United States District Court, N.D. California
July 17, 2015
HALL DATA SYNC TECHNOLOGIES LLC, Plaintiff,
APPLE INC., Defendant.
ORDER GRANTING MOTION TO QUASH Re: Dkt. No. 1
KANDIS A. WESTMORE, Magistrate Judge.
Before the Court is Unified Patent Inc.'s motion to quash a subpoena issued by Hall Data Sync Technologies LLC. The motion is fully briefed and suitable for disposition without hearing pursuant to Civil Local Rule 7-1(b). Having considered the papers filed by the parties and the relevant legal authority, the Court GRANTS the motion for the reasons set forth below.
In January 2015, Hall Data Sync Technologies LLC ("Hall") sued Box Inc., Dropbox Inc., Google Inc., Sugarsync Inc., Apple Inc., and the Microsoft Company ("Defendants"), for infringement U.S. Patent No. 6, 539, 401 ("the '401 Patent") and U.S. Patent No. 7, 685, 506 ("the '506 Patent"). See Hall Data Sync Techs. LLC v. Box Inc., 2:15-cv-00002 (E.D. Texas filed Jan. 5, 2015); Hall Data Sync Techs. LLC v. Dropbox, Inc., 2:15-cv-00003 (E.D. Texas filed Jan. 5, 2015); Hall Data Sync Techs. LLC v. Google Inc., 2:15-cv-00004 (E.D. Texas filed Jan. 5, 2015); Hall Data Sync Techs. LLC v. SugarSync, Inc., 2:15-cv-00005 (E.D. Texas filed Jan. 5, 2015); Hall Data Sync Techs. LLC v. Apple Inc., 2:15-cv-00006 (E.D. Texas filed Jan. 5, 2015); Hall Data Sync Techs. LLC v. Microsoft Corp., 2:15-cv-00021 (E.D. Texas Jan. 15, 2015). The cases were consolidated in the United States District Court for the Eastern District of Texas, and on June 9, 2015, that court granted Apple's motion to transfer the case from which this miscellaneous action stems to this District. ( Hall Data Sync Techs. LLC v. Apple Inc., 5:15-cv-003066-PSG (N.D. Cal. transferred July 6, 2015)). Unified Patent Inc. ("Unified") is not a party to the case.
On March 11, 2015, Unified filed a petition for inter partes review ("IPR") with the USPTO's Patent Trial and Appeal Board ("PTAB"), challenging the '506 Patent. (Lim Decl., Ex. 4, Dkt. No. 2.) The PTAB has not decided whether to institute the IPR, and Unified has already provided Hall with voluntary discovery so that it can verify that Unified is the sole real party in interest. ( Id., Ex. 3; Jakel Decl. ¶ 9, Dkt. No. 3.)
On June 1, 2015, Hall served a subpoena on Unified, seeking production of:
1. Documents and things concerning or relating to the '401 Patent.
2. Documents and things concerning or relating [ sic ] the '506 Patent.
3. All documents that relate to any communications between Unified Patents or any of its members regarding, relating to, or concerning HDST, the '401 Patent, or the '506 Patent.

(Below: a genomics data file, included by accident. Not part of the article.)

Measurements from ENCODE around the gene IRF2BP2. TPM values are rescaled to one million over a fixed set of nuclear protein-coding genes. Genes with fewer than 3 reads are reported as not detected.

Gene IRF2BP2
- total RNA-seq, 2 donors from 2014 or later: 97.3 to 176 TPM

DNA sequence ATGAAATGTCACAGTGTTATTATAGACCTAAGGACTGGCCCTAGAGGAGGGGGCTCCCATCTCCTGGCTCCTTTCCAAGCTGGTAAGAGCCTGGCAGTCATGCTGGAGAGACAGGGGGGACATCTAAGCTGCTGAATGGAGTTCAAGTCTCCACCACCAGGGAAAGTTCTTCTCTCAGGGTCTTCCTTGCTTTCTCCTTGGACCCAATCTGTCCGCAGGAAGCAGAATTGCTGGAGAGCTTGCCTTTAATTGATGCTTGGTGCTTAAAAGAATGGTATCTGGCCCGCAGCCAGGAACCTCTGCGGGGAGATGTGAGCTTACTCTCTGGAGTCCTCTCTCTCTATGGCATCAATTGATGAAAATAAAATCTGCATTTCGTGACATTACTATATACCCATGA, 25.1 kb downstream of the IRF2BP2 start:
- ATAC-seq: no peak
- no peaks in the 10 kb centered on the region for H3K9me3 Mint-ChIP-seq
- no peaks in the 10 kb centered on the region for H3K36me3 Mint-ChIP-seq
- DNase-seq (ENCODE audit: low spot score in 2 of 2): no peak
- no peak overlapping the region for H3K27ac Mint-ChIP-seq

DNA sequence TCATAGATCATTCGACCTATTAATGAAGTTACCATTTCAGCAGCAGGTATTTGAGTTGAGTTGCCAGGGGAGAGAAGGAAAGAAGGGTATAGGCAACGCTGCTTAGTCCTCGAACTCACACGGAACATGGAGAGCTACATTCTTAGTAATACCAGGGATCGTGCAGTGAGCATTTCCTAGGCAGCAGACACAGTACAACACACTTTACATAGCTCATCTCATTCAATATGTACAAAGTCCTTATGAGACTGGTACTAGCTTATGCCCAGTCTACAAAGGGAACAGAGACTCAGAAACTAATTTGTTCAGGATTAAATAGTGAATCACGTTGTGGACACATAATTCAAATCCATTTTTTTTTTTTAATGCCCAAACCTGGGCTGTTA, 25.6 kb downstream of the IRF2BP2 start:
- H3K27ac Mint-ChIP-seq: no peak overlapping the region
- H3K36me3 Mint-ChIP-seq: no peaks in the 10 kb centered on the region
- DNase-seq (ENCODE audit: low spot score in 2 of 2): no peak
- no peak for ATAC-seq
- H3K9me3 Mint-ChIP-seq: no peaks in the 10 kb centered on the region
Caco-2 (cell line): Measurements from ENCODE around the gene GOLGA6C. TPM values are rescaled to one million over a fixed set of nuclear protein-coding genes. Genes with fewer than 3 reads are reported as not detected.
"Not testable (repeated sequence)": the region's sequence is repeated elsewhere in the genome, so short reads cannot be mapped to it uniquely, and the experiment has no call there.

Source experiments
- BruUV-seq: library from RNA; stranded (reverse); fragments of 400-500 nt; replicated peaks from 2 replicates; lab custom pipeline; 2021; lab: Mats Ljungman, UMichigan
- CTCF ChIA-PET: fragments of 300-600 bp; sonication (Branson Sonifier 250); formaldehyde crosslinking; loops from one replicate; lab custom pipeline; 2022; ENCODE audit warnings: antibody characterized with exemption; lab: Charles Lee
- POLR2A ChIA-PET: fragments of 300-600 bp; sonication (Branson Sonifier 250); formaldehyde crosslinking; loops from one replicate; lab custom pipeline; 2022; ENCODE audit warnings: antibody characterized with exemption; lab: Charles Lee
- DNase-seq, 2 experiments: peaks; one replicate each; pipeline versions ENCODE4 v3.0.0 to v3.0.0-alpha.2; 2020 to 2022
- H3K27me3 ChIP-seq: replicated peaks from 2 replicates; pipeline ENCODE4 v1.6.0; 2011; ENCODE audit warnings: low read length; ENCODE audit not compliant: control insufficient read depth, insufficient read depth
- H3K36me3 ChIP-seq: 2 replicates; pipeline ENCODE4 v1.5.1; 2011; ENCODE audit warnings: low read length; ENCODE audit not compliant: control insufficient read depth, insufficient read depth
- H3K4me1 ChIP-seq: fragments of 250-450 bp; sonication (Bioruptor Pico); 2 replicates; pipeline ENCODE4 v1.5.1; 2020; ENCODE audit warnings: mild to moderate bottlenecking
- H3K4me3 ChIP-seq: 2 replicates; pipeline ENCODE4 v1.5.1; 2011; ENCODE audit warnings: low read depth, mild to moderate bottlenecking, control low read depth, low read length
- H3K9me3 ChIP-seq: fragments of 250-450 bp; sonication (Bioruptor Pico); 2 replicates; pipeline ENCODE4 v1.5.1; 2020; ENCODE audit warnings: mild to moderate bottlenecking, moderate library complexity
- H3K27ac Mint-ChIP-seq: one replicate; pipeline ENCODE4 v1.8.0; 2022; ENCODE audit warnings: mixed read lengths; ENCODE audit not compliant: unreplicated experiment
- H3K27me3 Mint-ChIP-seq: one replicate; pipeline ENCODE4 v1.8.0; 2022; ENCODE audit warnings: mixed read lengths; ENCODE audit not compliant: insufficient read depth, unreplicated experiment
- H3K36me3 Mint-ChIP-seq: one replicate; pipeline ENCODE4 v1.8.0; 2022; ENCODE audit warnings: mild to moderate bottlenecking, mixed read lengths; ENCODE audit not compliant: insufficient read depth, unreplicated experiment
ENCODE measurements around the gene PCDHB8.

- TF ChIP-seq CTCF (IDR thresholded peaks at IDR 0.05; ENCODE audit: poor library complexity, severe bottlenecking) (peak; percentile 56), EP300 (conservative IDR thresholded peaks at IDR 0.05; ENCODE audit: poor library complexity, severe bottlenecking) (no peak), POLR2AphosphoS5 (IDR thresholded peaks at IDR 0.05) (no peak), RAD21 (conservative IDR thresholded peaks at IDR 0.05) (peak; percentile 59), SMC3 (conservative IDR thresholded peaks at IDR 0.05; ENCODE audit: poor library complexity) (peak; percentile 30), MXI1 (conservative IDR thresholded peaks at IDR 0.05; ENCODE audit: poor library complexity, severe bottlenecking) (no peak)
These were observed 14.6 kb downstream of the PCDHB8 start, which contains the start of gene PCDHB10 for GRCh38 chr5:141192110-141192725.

4. All documents that relate to Google Inc's[ sic ] membership in Unified Patents, or any attempts by Unified Patents to solicit or otherwise contact Google, Inc.
5. All documents that relate to Box, Inc's [ sic ] membership in Unified Patents, or any attempts by Unified Patents to solicit or otherwise contact Box, Inc.
6. All documents that relate to Apple, Inc's [ sic ] membership in Unified Patents, or any attempts by Unified Patents to solicit or otherwise contact Apple, Inc.
7. All documents that relate to Dropbox Inc's [ sic ] membership in Unified Patents, or any attempts by Unified Patents to solicit or otherwise contact Dropbox Inc.
8. All documents that relate to Microsoft Corporation's membership in Unified Patents, or any attempts by Unified Patents to solicit or otherwise contact Microsoft Corporation.
9. All documents that relate to any financial or other contributions (monetary/non-monetary) provided by Google Inc. to Unified Patents.
10. All documents that relate to any financial or other contributions (monetary/non-monetary) provided by Box, Inc. to Unified Patents.
11. All documents that relate to any financial or other contributions (monetary/non-monetary) provided by Dropbox Inc. to Unified Patents.
12. All documents that relate to any financial or other contributions (monetary/non-monetary) provided by Apple, Inc. to Unified Patents.
13. All documents that relate to any financial or other contributions (monetary/non-monetary) provided by Microsoft Corporation to Unified Patents
14. All documents that relate to any prior art provided by any third party to Unified Patents regarding, relating to or concerning the '401 Patent or the '506 Patent.
(Lim Decl., Ex. 1.)
On June 16, 2015, Unified served Hall with its objections and contemporaneously moved to quash the subpoena. (Mot., Dkt. No. 1.) On July 6, 2015, Hall filed its opposition to the motion. (Opp'n, Dkt. No. 5.) Unified's reply followed on July 7, 2015. (Reply, Dkt. No. 9.)
II. LEGAL STANDARD
Federal Rule of Civil Procedure 45 governs discovery propounded by subpoena. The scope of discovery that can be requested through a subpoena under Rule 45 is the same as the scope of discovery permitted under Rule 26(b). Fed.R.Civ.P. 45 advisory committee note (1970) ("[T]he scope of discovery through a subpoena is the same as that applicable to Rule 34 and the other discovery rules."); Fed.R.Civ.P. 34(a) ("A party may serve on any party a request within the scope of Rule 26(b).").
Rule 26(b) permits discovery of "any nonprivileged matter that is relevant to any party's claim or defense." Fed.R.Civ.P. 26(b)(1). "Relevant information need not be admissible at trial if the discovery appears reasonably calculated to lead to the discovery of admissible evidence." Id. The Court, however, may limit discovery if (1) the discovery sought is unreasonably cumulative or duplicative, or can be obtained from some other source that is more convenient, less burdensome, or less expensive, (2) the party seeking discovery has had ample opportunity to obtain the information sought, or (3) the burden or expense of the proposed discovery outweighs its likely benefit, considering the needs of the case, the amount in controversy, the parties' resources, the importance of the issues at stake in the action, and the importance of the discovery in resolving the issues. Fed.R.Civ.P. 26(b)(2)(C).